To Mother

May 8th, 2011

Mother’s Day, as we know it, was declared a holiday in 1870 by Julia Ward Howe, who grew up not far from where I live and is best known for writing “The Battle Hymn of the Republic.” She originally set the date in June. But odes upon the importance of motherhood are as old as time itself. Here are a couple of gems, complete with illustration, from Godey’s Lady’s Book.

WE do not hear much of the mothers of great men. What their fathers were— what their reputation, qualities, and history— is related to us with great particularity; but their mothers are usually passed over in comparative silence. Yet it is abundantly proved, from experience, that, the mother’ s influence upon the development of the child’s nature and character is vastly greater than that of a father can be. “The mother only,” says Richter, “educates humanly. Man may direct the intellect, but woman cultivates the heart.” — Godey’s Lady’s Book, May 1854

The Mother's Blessing


“MY mother ! my first, best friend! As I sit here, looking far back into the past, I can trace in every act that did me credit the influence of her love her tender care; and on every unworthy deed I seem still to see the sad, grieved face, the brimming eye, and, quivering lip she bent over me, trying, by sweet, winning love, to bend my stubborn will; and make me regret the act that caused her so much sorrow. Surely, the best gift in our heavenly Father’s sending is mother’ s love.” — Godey’s Lady’s Book, Mary 1858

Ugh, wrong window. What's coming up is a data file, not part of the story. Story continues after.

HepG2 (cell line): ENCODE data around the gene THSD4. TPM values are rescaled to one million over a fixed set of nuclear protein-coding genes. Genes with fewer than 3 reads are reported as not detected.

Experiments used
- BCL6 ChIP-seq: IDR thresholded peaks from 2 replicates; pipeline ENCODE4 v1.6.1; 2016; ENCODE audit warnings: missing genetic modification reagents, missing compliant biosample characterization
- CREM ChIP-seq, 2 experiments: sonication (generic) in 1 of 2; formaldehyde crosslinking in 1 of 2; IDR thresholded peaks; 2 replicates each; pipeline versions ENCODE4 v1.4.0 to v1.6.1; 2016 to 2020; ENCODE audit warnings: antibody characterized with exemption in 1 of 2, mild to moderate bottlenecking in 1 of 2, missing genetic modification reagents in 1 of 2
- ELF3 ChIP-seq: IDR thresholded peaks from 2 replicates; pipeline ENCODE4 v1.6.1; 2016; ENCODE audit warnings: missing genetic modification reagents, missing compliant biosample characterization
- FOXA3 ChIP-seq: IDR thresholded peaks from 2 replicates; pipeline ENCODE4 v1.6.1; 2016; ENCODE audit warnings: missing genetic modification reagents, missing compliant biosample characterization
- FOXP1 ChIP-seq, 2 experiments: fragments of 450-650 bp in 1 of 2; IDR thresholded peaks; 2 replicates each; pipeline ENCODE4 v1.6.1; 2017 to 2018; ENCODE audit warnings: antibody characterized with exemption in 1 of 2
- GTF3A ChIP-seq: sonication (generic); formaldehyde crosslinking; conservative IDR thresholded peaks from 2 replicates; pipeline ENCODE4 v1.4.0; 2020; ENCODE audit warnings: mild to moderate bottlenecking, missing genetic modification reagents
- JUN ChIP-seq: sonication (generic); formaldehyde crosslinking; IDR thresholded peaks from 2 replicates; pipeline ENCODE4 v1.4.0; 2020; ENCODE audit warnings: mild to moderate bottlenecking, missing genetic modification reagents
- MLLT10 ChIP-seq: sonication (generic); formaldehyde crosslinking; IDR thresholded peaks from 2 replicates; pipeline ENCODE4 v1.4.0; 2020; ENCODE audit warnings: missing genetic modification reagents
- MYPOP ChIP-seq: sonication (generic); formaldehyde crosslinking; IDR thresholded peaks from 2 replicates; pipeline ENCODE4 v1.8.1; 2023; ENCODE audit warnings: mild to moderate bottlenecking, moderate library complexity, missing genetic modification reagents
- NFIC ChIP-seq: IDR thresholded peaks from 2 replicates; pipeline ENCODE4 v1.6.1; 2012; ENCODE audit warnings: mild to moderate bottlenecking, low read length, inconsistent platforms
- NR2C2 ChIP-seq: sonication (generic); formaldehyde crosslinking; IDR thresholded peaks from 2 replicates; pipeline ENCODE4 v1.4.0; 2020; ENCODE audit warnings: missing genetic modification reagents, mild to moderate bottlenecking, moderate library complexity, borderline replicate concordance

Happy Mother’s Day!

  • Zoh says:

    Ah! A bit of proto-feminism from Godey’s… how lovely (and true)!

    Relatedly, I was just having a discussion with M. the other day, at how in a marriage (or civil union) partnership, the accomplishments of one partner should most times properly be considered the accomplishments of both. I think if we fully and seriously considered the unsung work of women, then many of the world’s great books would be more correctly authored as “The Milton Family,” or “The Machiavellis,” &tc &tc. The family functioned as a unit, and it seems a bit untruthful to cut off acknowledgement to only one member, just because there was a division of labor.

    • eva says:

      I think I. and I have had the same discussion! He’s fond of telling the story (not sure if it is true or a French film) of a famous composer whose wife actually wrote all of his symphonies…but truly, 19th-century women should receive credit for inspiring and abetting their husbands’ efforts, even where they weren’t doing the actual work themselves. One case where the opposite was true I think was Mrs. Beeton, whose famous cookbook was mostly written by her husband, especially the later editions, all published after her death…

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